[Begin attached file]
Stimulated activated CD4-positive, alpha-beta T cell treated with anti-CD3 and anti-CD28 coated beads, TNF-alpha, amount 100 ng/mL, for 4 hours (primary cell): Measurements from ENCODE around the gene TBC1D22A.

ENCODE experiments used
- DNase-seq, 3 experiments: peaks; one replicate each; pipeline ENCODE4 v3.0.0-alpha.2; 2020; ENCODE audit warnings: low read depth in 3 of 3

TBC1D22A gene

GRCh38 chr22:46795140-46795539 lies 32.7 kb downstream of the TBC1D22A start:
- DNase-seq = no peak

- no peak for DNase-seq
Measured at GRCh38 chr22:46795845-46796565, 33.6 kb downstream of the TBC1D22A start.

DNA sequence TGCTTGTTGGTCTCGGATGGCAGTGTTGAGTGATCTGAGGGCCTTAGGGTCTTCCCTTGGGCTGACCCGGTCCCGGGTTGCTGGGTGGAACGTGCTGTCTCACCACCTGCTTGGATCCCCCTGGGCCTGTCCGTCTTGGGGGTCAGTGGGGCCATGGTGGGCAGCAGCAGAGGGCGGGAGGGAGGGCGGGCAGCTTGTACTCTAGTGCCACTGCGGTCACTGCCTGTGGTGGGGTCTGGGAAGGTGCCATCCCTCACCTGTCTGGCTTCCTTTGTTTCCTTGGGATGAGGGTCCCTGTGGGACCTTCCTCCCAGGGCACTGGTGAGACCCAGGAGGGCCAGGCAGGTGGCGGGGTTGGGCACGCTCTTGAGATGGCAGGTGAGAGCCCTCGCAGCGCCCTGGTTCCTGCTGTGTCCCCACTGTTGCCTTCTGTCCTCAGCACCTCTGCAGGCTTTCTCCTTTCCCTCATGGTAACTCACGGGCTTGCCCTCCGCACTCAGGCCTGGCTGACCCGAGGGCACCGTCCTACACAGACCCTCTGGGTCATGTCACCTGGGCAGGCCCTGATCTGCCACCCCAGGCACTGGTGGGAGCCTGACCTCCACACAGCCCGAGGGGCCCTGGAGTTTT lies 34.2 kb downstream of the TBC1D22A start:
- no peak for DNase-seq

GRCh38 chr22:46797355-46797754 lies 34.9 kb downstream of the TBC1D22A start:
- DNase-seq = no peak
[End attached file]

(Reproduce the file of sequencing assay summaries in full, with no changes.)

Stimulated activated CD4-positive, alpha-beta T cell treated with anti-CD3 and anti-CD28 coated beads, TNF-alpha, amount 100 ng/mL, for 4 hours (primary cell): Measurements from ENCODE around the gene TBC1D22A.

ENCODE experiments used
- DNase-seq, 3 experiments: peaks; one replicate each; pipeline ENCODE4 v3.0.0-alpha.2; 2020; ENCODE audit warnings: low read depth in 3 of 3

TBC1D22A gene

GRCh38 chr22:46795140-46795539 lies 32.7 kb downstream of the TBC1D22A start:
- DNase-seq = no peak

- no peak for DNase-seq
Measured at GRCh38 chr22:46795845-46796565, 33.6 kb downstream of the TBC1D22A start.

DNA sequence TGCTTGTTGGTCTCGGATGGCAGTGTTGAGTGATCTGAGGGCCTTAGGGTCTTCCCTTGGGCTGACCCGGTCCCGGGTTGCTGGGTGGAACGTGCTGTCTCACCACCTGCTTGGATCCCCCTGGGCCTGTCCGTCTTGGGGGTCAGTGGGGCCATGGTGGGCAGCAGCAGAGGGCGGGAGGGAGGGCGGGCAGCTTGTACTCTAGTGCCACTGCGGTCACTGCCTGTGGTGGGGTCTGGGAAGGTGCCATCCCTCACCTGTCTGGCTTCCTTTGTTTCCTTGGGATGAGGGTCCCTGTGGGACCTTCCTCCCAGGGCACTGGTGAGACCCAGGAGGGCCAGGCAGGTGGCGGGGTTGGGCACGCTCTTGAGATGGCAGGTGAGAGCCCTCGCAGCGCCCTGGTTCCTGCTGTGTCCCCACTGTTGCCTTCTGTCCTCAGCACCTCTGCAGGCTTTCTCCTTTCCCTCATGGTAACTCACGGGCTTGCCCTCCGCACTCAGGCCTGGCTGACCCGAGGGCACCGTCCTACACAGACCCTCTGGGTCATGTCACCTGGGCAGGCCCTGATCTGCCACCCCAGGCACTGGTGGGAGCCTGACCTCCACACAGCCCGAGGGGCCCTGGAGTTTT lies 34.2 kb downstream of the TBC1D22A start:
- no peak for DNase-seq

GRCh38 chr22:46797355-46797754 lies 34.9 kb downstream of the TBC1D22A start:
- DNase-seq = no peak